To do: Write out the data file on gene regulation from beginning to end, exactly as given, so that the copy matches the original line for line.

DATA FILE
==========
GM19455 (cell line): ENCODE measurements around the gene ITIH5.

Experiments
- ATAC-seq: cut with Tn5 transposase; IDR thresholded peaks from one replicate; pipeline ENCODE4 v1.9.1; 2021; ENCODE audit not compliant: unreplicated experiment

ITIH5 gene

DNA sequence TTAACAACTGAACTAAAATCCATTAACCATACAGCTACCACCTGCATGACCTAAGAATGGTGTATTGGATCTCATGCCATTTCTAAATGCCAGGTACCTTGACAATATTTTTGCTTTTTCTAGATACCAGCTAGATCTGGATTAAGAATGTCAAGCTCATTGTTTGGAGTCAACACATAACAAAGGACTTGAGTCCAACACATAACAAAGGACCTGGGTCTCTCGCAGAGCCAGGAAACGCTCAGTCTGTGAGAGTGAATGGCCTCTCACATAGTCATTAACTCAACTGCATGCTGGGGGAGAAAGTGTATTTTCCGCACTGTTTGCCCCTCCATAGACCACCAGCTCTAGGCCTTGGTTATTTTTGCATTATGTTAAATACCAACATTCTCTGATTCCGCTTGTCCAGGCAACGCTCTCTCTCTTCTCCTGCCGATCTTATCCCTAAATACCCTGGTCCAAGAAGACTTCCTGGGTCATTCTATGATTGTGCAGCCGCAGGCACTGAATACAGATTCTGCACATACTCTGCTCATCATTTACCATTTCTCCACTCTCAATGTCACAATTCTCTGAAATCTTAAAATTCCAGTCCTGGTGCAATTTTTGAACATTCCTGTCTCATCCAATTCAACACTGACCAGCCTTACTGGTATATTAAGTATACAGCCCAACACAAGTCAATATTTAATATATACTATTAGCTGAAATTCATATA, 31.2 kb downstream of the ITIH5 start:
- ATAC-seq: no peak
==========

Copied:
GM19455 (cell line): ENCODE measurements around the gene ITIH5.

Experiments
- ATAC-seq: cut with Tn5 transposase; IDR thresholded peaks from one replicate; pipeline ENCODE4 v1.9.1; 2021; ENCODE audit not compliant: unreplicated experiment

ITIH5 gene

DNA sequence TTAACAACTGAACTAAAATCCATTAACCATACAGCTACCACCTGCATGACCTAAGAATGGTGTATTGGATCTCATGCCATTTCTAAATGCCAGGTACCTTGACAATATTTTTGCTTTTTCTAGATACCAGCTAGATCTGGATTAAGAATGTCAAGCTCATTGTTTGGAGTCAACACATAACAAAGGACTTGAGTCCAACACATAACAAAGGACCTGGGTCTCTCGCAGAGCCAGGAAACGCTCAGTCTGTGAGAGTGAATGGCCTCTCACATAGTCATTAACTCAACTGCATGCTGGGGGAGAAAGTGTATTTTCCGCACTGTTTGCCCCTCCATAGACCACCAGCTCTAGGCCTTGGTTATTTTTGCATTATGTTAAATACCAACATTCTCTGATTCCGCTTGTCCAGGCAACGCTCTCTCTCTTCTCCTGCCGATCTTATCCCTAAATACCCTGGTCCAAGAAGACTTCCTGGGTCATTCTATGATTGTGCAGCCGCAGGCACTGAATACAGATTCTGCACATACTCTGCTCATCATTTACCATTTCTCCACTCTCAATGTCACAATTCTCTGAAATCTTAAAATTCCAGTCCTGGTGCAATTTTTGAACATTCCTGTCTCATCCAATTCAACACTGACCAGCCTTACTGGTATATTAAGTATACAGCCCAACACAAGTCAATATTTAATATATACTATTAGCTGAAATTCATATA, 31.2 kb downstream of the ITIH5 start:
- ATAC-seq: no peak